The tissue blood flow (BF) showed that its reliability was suitable, this result was similar to the laser Doppler flowmetry study by Roeykens et al [25] which found that blood flow of the pulpal tissue was reliable (i.e. agreement of blood flux ranged from 0.85–0.88) with an interval of 1 week. However, a minimal diurnal variation of tissue blood flow might also be evident as it was influenced by the sympathetic tone and psychological stage [26]. For lumbo-pelvic stability test, its intratester reliability in this study was considerably acceptable with percent agreement (kappa's score) of 83.1%. Harris and Lahey [27] suggested that agreement scores of greater than 80% were adequate and considered as a conventional level for most scientific studies. However, the percent agreement of the lumbo-pelvic stability test in our current study seemed to be less than the study previously reported by Phrompaet et al [19], which reported kappa's score of 95%. One factor which might contribute to the different result was that the subjects in Phrompaet's study were healthy volunteers, therefore they might perform lumbo-pelvic stability test better than the individuals with low back pain in our current study.

It should be mentioned that the CV of CPT was relatively large (22% – 45%) for all testing sites. Park and colleagues [28] studied the reliability of the sensory testing on the volar aspect of forearm in 19 healthy subjects. They found that the variability of the CPT was approximately 25.5% and the 95% confidence interval (95% CI) for the CPT was 18–24 times higher than hot pain threshold. Large variability of the CPT was also evidenced in subjects with spinal cord injury and neuropathic pain [29]. Khamwong et al [30] also found the similar result of greater in CV (i.e. 27 %) with the CPT measurement. Although, many studies suggested that CPT is more sensitive in detecting changes than the HPT [31], the CPT should be applied with caution because it had a large variation among individuals. This might be due the fact that cold sensation is activated in a wide range (e.g., from less than 15 °C) and signals are transmitted via the complicated pathways including C- and A-delta myelinated nerve fibers [32].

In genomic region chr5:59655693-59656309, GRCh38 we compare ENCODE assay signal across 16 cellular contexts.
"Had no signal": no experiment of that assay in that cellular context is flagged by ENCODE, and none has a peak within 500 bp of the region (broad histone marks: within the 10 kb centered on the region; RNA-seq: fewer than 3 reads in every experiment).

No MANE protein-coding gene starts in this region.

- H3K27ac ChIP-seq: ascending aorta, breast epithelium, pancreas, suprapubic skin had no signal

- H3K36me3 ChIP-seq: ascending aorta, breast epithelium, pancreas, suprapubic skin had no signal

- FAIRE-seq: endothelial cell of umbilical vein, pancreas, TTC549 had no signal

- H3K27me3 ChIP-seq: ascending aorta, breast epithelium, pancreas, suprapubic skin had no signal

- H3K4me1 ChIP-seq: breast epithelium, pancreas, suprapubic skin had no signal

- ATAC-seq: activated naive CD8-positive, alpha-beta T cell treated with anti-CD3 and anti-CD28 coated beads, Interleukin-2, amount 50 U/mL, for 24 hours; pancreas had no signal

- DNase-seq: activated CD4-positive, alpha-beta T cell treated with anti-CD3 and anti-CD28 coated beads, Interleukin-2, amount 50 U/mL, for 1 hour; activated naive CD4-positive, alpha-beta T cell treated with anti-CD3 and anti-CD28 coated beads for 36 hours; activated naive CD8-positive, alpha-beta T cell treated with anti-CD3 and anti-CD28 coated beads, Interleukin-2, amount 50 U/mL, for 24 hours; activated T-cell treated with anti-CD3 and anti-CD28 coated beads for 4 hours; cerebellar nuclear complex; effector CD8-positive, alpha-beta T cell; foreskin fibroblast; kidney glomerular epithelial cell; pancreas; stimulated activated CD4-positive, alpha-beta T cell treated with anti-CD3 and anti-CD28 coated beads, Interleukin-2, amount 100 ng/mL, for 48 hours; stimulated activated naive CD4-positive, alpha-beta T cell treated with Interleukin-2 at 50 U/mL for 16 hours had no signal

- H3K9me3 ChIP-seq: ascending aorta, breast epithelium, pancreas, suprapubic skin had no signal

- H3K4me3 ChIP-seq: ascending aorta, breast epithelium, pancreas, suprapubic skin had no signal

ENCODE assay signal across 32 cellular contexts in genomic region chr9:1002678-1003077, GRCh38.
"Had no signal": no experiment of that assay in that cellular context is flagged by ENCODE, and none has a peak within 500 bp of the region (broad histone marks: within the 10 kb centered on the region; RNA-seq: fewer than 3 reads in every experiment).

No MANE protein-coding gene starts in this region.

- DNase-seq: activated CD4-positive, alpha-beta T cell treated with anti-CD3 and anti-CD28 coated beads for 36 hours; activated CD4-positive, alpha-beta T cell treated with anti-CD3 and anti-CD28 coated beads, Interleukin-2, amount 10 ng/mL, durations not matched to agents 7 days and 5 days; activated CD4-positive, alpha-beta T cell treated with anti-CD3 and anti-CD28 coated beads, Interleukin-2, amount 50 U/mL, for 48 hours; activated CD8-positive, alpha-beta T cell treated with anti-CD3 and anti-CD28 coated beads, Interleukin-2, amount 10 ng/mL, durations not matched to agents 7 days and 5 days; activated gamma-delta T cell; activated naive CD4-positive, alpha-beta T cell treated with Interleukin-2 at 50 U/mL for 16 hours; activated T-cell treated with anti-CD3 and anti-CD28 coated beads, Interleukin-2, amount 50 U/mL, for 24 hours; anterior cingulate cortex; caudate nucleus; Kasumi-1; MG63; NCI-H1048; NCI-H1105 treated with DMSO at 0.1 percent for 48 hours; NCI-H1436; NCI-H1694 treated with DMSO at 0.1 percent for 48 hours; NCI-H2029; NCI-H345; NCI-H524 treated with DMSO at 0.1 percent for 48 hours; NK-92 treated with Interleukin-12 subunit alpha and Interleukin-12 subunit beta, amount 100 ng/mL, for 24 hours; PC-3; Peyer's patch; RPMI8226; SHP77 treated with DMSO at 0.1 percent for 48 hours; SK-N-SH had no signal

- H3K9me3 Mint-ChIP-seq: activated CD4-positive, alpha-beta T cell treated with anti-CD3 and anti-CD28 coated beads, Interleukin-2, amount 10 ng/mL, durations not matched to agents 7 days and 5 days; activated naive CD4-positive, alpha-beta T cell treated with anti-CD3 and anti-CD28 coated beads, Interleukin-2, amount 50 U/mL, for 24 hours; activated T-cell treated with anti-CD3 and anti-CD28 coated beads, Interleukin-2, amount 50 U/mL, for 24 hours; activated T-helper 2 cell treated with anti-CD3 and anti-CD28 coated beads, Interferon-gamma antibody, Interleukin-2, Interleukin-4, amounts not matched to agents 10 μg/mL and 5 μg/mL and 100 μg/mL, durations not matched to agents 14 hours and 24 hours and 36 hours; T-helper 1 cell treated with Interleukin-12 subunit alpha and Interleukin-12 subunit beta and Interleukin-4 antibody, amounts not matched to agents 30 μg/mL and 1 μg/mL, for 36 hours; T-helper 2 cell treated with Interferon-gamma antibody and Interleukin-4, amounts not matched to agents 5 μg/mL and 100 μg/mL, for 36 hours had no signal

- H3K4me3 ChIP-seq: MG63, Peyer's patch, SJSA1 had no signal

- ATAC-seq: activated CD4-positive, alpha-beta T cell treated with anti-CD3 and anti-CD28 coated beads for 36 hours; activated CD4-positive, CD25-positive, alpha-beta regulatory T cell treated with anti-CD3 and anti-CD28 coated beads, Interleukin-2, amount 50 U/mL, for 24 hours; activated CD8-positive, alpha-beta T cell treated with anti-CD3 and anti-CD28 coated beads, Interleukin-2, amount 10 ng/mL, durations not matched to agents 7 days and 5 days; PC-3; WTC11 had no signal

It should be considered that this preliminary study might have some limitations such that the subject of this study was a non-specific low back pain. Further studies are warranted to evaluate the reliability of outcome measurements in a specific pathologic condition, as well as in a specific group of athletes with low back pain. In addition, further studies should include the other quantitative measures for the study of low back pain such as the measurements of transabdominal muscles using the modern techniques of real-time ultrasonic imaging or magnetic resonance imaging (MRI).


In conclusion, the present study assessed the test-retest reliability of various quantitative measures that could be utilized in a study to investigate characteristics and evaluate effects of intervention for the study of low back pain. It suggests that most of the measures are reliable for the study of non-specific low back pain, however the CPT should be applied with care as it has a great variation among individuals and potential of measurement error. Therefore, a robust measurement procedure and a familiarization protocol should be considered for obtaining an acceptable reliability, minimizing measurement and systematic errors, and eliminating the learning effect.